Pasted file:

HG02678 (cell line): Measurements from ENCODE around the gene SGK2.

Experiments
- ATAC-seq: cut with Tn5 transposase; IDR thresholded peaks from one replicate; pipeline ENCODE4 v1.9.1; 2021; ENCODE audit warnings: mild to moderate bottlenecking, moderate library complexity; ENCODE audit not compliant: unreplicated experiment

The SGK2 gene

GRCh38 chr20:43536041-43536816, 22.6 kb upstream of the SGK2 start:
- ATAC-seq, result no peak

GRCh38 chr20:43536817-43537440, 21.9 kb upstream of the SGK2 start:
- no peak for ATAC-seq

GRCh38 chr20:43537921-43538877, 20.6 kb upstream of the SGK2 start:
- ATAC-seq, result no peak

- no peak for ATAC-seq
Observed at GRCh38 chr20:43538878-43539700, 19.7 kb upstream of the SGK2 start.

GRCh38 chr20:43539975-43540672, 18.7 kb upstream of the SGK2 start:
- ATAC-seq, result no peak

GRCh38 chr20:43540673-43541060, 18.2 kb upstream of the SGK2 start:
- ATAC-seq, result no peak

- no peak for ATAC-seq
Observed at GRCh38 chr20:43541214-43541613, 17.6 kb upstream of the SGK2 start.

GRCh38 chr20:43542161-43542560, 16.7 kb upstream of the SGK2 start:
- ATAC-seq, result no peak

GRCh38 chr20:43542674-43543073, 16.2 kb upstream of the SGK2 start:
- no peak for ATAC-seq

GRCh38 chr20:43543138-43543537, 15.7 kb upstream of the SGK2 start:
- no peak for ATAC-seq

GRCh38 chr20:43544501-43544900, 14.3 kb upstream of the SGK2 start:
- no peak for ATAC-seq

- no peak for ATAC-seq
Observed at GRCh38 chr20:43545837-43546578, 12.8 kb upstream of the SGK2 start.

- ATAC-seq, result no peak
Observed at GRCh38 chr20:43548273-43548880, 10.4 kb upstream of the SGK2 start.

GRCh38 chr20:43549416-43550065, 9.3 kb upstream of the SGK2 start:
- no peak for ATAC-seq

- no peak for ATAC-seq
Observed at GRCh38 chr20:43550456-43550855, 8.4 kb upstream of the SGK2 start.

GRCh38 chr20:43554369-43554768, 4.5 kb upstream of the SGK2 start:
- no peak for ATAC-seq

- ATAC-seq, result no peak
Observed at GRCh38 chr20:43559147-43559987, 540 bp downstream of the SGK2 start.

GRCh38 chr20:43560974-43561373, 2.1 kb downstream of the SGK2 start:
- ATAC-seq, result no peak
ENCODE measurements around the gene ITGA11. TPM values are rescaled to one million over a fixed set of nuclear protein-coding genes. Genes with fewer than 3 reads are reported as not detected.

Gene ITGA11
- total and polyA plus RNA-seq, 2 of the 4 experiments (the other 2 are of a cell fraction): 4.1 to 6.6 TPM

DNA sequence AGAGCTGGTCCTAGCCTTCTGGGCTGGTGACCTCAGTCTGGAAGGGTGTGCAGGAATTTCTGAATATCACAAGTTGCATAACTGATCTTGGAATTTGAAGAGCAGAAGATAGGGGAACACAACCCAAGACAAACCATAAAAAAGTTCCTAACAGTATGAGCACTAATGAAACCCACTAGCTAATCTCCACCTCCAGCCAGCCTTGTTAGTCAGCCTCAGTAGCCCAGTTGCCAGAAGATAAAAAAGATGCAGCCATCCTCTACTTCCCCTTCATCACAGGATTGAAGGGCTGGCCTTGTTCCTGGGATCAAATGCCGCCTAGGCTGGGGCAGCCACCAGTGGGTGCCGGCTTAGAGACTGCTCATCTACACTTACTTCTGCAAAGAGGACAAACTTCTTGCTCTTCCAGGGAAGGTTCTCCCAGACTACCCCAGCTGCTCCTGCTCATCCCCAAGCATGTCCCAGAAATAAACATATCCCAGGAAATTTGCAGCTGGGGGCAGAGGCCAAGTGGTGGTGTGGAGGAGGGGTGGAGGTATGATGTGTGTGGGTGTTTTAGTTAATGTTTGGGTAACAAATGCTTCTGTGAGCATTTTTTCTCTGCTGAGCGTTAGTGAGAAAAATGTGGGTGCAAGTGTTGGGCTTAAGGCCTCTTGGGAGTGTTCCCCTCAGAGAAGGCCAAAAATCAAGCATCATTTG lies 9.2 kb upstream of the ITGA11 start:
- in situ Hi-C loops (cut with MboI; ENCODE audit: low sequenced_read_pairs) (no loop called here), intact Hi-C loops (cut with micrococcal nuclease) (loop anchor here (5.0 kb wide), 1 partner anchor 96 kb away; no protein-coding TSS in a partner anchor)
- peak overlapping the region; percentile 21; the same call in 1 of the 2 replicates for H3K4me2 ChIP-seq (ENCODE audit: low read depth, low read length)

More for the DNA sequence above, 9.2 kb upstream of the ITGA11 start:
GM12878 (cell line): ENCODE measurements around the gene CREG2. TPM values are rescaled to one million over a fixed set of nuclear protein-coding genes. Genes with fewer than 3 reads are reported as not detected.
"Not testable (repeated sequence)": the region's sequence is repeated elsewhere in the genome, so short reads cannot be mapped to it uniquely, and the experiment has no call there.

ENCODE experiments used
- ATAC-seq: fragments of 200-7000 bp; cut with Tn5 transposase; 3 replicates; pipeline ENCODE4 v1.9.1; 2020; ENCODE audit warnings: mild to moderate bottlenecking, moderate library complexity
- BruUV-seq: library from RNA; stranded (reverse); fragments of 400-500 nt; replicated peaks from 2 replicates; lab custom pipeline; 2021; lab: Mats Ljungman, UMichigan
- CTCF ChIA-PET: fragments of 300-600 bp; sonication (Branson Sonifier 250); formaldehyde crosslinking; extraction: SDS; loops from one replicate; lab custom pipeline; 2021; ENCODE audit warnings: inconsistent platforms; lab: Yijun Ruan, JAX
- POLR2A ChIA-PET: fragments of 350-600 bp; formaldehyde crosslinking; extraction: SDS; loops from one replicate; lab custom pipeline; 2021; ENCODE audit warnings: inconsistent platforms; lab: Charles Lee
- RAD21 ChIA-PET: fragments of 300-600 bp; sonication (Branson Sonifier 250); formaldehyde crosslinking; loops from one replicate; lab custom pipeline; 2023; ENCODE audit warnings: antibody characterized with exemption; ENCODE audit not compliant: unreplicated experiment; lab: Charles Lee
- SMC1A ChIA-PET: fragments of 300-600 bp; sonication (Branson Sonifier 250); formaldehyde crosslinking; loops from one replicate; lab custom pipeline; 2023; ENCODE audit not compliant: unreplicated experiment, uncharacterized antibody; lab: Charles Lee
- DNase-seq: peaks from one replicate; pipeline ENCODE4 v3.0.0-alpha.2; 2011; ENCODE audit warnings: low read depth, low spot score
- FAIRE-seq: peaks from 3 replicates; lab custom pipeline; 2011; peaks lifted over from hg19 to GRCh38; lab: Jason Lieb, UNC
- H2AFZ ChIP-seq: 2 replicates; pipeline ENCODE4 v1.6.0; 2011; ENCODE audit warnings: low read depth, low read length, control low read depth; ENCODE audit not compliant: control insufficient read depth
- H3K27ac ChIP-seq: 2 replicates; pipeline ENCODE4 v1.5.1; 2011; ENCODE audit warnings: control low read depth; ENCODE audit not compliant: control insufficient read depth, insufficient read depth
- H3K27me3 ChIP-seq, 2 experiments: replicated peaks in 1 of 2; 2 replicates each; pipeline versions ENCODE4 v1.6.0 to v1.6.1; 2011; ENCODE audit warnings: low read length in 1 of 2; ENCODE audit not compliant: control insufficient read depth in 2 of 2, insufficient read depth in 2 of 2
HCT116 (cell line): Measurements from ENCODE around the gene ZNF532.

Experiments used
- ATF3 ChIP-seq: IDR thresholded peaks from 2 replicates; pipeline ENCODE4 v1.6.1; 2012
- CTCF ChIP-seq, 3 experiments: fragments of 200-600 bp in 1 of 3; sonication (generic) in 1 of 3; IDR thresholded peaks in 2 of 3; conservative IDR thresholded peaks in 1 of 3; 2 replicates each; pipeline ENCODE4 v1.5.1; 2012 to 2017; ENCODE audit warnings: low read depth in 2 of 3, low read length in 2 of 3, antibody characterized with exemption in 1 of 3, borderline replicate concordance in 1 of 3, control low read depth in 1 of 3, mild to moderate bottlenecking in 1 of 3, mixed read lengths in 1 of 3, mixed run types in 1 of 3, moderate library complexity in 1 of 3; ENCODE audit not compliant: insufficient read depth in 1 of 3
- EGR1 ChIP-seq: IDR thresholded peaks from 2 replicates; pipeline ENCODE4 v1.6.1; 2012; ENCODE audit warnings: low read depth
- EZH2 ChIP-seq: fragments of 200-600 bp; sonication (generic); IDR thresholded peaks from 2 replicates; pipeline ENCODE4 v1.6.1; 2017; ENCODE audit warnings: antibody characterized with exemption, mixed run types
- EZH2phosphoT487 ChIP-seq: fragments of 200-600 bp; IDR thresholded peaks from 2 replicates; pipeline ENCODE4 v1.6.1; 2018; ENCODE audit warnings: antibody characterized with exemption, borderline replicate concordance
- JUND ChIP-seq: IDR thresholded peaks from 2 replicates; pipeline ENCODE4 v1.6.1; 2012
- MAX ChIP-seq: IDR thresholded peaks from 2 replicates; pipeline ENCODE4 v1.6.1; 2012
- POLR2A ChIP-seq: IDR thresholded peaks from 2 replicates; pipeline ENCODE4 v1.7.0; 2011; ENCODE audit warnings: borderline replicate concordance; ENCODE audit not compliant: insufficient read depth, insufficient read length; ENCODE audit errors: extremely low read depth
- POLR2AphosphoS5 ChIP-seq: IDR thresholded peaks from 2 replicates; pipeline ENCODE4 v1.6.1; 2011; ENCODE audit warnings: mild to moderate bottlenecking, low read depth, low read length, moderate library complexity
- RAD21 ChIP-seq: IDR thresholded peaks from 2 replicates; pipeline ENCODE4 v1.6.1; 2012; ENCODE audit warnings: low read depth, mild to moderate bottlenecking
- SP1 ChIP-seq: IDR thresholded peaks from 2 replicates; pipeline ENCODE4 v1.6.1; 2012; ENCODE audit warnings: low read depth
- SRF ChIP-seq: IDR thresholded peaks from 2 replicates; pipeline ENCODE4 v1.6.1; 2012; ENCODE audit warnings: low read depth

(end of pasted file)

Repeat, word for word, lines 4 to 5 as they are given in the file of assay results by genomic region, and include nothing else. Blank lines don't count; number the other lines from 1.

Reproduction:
The SGK2 gene

GRCh38 chr20:43536041-43536816, 22.6 kb upstream of the SGK2 start: